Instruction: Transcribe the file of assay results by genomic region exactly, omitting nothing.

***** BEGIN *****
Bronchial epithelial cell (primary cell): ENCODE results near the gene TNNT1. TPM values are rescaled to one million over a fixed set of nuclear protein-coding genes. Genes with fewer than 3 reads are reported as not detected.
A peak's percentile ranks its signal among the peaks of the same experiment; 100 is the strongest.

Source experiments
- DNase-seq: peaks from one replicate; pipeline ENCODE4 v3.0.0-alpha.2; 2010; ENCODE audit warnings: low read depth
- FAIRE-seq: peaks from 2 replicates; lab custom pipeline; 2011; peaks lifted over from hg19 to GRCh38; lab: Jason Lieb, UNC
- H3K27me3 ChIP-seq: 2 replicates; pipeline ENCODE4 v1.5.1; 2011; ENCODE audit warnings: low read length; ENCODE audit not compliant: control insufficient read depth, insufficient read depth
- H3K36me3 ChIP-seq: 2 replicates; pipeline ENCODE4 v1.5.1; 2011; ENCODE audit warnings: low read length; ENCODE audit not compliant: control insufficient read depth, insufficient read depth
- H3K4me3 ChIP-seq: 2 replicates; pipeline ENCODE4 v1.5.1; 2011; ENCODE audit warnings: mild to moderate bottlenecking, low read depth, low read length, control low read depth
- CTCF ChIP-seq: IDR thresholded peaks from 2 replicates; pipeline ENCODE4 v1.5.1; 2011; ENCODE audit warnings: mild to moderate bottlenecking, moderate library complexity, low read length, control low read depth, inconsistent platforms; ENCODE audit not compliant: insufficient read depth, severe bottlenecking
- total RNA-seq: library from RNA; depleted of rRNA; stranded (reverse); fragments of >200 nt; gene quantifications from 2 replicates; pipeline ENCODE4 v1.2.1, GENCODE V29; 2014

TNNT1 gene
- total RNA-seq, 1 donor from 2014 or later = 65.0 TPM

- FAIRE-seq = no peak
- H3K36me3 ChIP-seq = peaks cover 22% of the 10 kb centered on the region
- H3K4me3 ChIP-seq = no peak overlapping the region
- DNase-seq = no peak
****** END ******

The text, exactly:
Bronchial epithelial cell (primary cell): ENCODE results near the gene TNNT1. TPM values are rescaled to one million over a fixed set of nuclear protein-coding genes. Genes with fewer than 3 reads are reported as not detected.
A peak's percentile ranks its signal among the peaks of the same experiment; 100 is the strongest.

Source experiments
- DNase-seq: peaks from one replicate; pipeline ENCODE4 v3.0.0-alpha.2; 2010; ENCODE audit warnings: low read depth
- FAIRE-seq: peaks from 2 replicates; lab custom pipeline; 2011; peaks lifted over from hg19 to GRCh38; lab: Jason Lieb, UNC
- H3K27me3 ChIP-seq: 2 replicates; pipeline ENCODE4 v1.5.1; 2011; ENCODE audit warnings: low read length; ENCODE audit not compliant: control insufficient read depth, insufficient read depth
- H3K36me3 ChIP-seq: 2 replicates; pipeline ENCODE4 v1.5.1; 2011; ENCODE audit warnings: low read length; ENCODE audit not compliant: control insufficient read depth, insufficient read depth
- H3K4me3 ChIP-seq: 2 replicates; pipeline ENCODE4 v1.5.1; 2011; ENCODE audit warnings: mild to moderate bottlenecking, low read depth, low read length, control low read depth
- CTCF ChIP-seq: IDR thresholded peaks from 2 replicates; pipeline ENCODE4 v1.5.1; 2011; ENCODE audit warnings: mild to moderate bottlenecking, moderate library complexity, low read length, control low read depth, inconsistent platforms; ENCODE audit not compliant: insufficient read depth, severe bottlenecking
- total RNA-seq: library from RNA; depleted of rRNA; stranded (reverse); fragments of >200 nt; gene quantifications from 2 replicates; pipeline ENCODE4 v1.2.1, GENCODE V29; 2014

TNNT1 gene
- total RNA-seq, 1 donor from 2014 or later = 65.0 TPM

- FAIRE-seq = no peak
- H3K36me3 ChIP-seq = peaks cover 22% of the 10 kb centered on the region
- H3K4me3 ChIP-seq = no peak overlapping the region
- DNase-seq = no peak